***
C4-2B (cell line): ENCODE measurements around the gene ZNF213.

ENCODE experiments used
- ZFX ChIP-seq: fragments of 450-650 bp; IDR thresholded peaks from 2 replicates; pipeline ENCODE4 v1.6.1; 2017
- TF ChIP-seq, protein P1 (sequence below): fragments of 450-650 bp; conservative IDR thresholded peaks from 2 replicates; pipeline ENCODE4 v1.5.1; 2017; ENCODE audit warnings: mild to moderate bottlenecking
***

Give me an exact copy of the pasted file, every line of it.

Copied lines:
C4-2B (cell line): ENCODE measurements around the gene ZNF213.

ENCODE experiments used
- ZFX ChIP-seq: fragments of 450-650 bp; IDR thresholded peaks from 2 replicates; pipeline ENCODE4 v1.6.1; 2017
- TF ChIP-seq, protein P1 (sequence below): fragments of 450-650 bp; conservative IDR thresholded peaks from 2 replicates; pipeline ENCODE4 v1.5.1; 2017; ENCODE audit warnings: mild to moderate bottlenecking